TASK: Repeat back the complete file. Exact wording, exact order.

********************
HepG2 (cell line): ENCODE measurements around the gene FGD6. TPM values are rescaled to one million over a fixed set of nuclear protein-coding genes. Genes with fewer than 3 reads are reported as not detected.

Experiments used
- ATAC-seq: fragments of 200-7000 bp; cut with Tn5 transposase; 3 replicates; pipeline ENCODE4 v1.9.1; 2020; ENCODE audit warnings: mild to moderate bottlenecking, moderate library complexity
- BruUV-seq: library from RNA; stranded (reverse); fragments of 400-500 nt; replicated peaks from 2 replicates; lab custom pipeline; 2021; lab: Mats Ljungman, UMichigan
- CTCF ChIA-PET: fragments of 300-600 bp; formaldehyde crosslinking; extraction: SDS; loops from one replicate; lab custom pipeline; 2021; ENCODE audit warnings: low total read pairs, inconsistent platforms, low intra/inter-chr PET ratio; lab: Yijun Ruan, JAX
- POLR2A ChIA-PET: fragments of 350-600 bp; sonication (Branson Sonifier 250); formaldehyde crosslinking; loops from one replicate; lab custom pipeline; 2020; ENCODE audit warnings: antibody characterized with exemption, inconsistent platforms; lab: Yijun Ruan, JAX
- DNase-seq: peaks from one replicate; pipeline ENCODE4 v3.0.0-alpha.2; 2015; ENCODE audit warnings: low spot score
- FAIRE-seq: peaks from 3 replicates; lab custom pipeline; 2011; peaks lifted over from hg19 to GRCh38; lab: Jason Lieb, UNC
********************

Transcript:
HepG2 (cell line): ENCODE measurements around the gene FGD6. TPM values are rescaled to one million over a fixed set of nuclear protein-coding genes. Genes with fewer than 3 reads are reported as not detected.

Experiments used
- ATAC-seq: fragments of 200-7000 bp; cut with Tn5 transposase; 3 replicates; pipeline ENCODE4 v1.9.1; 2020; ENCODE audit warnings: mild to moderate bottlenecking, moderate library complexity
- BruUV-seq: library from RNA; stranded (reverse); fragments of 400-500 nt; replicated peaks from 2 replicates; lab custom pipeline; 2021; lab: Mats Ljungman, UMichigan
- CTCF ChIA-PET: fragments of 300-600 bp; formaldehyde crosslinking; extraction: SDS; loops from one replicate; lab custom pipeline; 2021; ENCODE audit warnings: low total read pairs, inconsistent platforms, low intra/inter-chr PET ratio; lab: Yijun Ruan, JAX
- POLR2A ChIA-PET: fragments of 350-600 bp; sonication (Branson Sonifier 250); formaldehyde crosslinking; loops from one replicate; lab custom pipeline; 2020; ENCODE audit warnings: antibody characterized with exemption, inconsistent platforms; lab: Yijun Ruan, JAX
- DNase-seq: peaks from one replicate; pipeline ENCODE4 v3.0.0-alpha.2; 2015; ENCODE audit warnings: low spot score
- FAIRE-seq: peaks from 3 replicates; lab custom pipeline; 2011; peaks lifted over from hg19 to GRCh38; lab: Jason Lieb, UNC